Despite the brain’s problematic disposition, brain overload isn’t guaranteed to happen because of an excess of information. According to a Pew Research Center survey titled “Information Overload,” 79% of respondents found that access to many kinds of information gave them a sense of control over their lives. The survey found that certain circumstances — and even certain institutions — can be what trigger the effects of overload. Fifty-six percent of respondents reported higher levels of stress caused by governmental agencies, schools, and banks because of the information gathering processes associated with them.
This data set makes sense considering Levitin’s definitional work. While it seems natural that most Americans would want access to updated and continuous information through their devices — smartphones, personal computers, and tablets — it’s also unsurprising that most respondents associated stress with the different kinds of information they receive. What’s more, a near majority of these respondents reported trouble with keeping up with the information they had access to. As these conditions will only persist as technological innovations continue, we might find solutions to the problem.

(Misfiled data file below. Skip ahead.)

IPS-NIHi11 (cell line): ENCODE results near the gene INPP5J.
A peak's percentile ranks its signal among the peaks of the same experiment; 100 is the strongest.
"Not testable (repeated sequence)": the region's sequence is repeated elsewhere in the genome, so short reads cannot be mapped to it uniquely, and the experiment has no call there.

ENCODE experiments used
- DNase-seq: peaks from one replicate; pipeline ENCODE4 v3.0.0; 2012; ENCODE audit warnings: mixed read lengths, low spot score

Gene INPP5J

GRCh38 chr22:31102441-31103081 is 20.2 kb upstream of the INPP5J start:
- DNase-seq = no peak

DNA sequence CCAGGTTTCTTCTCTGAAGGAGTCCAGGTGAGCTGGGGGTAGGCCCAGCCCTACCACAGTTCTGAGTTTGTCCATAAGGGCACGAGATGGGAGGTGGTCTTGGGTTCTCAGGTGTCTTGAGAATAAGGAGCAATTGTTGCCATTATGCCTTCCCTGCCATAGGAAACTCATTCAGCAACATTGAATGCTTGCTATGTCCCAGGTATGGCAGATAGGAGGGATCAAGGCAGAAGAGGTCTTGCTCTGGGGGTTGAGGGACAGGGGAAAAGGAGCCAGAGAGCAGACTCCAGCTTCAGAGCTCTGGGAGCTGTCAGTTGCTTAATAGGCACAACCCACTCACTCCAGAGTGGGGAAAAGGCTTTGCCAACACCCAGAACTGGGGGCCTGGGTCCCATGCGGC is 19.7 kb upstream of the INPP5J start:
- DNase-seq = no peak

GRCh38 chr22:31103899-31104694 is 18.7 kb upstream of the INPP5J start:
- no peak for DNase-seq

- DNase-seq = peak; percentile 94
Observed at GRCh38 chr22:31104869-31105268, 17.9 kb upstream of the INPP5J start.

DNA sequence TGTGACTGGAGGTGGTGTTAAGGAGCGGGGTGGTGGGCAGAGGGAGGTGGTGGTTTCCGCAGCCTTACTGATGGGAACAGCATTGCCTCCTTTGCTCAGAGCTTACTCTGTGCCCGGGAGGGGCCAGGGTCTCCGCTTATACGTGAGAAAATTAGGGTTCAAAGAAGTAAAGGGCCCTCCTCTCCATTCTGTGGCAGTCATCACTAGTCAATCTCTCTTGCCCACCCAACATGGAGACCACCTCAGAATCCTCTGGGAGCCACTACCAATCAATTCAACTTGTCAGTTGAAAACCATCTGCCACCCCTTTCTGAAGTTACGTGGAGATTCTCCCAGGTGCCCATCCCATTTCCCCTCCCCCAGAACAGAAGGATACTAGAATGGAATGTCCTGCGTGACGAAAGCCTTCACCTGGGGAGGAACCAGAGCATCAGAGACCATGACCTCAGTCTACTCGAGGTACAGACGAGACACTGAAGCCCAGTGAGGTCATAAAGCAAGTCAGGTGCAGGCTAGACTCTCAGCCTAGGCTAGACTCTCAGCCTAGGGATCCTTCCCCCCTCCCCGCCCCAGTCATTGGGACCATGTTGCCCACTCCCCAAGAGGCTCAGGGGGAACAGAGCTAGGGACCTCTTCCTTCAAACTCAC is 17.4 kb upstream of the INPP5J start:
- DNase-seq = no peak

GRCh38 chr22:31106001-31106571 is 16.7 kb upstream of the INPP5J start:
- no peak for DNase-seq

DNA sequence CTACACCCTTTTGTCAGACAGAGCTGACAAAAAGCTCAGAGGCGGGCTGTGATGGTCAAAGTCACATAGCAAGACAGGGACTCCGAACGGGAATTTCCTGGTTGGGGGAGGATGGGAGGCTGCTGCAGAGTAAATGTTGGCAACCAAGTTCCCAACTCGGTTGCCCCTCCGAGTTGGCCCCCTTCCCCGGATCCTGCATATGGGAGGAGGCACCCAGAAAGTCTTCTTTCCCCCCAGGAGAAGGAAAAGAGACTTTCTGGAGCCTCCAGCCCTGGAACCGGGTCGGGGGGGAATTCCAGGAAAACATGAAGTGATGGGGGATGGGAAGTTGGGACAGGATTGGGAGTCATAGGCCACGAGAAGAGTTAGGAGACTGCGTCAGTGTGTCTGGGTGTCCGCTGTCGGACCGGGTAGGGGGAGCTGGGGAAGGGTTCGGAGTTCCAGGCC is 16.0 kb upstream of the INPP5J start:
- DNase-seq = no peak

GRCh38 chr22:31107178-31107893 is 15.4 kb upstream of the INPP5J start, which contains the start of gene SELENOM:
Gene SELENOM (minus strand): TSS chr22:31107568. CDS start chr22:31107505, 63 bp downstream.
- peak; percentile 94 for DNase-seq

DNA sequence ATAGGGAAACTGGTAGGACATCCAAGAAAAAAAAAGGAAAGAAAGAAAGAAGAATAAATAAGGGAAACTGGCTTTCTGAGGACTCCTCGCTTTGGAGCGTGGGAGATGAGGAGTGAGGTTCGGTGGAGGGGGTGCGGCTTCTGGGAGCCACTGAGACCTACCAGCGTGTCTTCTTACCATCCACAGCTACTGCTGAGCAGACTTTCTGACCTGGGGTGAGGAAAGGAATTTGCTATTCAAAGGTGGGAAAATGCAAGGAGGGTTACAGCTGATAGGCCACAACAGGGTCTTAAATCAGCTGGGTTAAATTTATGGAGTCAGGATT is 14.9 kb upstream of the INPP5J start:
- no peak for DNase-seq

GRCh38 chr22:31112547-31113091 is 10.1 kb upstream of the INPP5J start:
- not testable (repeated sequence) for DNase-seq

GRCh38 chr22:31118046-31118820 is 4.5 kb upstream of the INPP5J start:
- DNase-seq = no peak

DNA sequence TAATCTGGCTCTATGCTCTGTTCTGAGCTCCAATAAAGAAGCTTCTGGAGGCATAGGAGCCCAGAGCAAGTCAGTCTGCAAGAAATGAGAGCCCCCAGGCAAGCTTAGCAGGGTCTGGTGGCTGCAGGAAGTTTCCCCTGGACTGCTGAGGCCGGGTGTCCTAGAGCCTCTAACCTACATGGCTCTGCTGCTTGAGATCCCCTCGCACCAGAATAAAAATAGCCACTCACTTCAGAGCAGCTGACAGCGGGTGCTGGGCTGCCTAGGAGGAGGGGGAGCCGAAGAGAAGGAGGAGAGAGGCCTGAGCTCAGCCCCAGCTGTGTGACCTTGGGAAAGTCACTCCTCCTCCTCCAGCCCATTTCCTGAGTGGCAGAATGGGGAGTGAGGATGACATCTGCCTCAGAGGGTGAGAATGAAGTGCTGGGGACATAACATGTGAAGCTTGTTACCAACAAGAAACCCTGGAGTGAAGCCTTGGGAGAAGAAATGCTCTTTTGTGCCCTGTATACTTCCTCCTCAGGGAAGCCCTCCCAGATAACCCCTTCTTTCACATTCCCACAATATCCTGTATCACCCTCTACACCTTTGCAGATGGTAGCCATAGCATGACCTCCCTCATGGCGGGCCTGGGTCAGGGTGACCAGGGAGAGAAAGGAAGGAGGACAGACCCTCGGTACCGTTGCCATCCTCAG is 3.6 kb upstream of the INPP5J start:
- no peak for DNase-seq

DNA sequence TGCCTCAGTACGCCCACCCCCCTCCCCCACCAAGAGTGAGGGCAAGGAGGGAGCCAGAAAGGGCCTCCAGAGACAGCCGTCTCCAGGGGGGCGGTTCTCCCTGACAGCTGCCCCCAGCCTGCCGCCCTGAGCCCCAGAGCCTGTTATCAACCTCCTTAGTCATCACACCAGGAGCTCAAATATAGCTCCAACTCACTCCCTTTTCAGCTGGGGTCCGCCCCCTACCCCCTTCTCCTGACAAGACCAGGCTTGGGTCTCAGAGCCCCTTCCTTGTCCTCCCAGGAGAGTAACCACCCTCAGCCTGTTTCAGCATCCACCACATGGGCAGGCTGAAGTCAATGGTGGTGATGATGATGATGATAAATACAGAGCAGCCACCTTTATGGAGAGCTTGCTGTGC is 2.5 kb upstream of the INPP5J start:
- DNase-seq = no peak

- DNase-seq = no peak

How to Deal with Information Overload
Though much research has been conducted on the consequences of cognitive overload, there’s still work left to be done regarding how people can confront its negative effects.
Fast Company weighed in on different strategies that people can employ to help mitigate the detrimental effects of brain fatigue. The four recommended tactics are:
- Represent tasks in a concrete way: The human brain has a hard-enough time generating, prioritizing, and cataloging to-do lists on its own. So, to help alleviate the pressures from information overload, it’s helpful to organize tasks in a tangible way. The easiest way is to write them down so tasks can be organized critically, where more important projects appear higher on the list and less important activities can be pushed down.
- Make decisions after a good night’s sleep: The morning can be the best time to make major decisions. Leaving time to determine “important decision-making tasks at the beginning of the day maximizes your brain’s resources and can help you make better decisions.”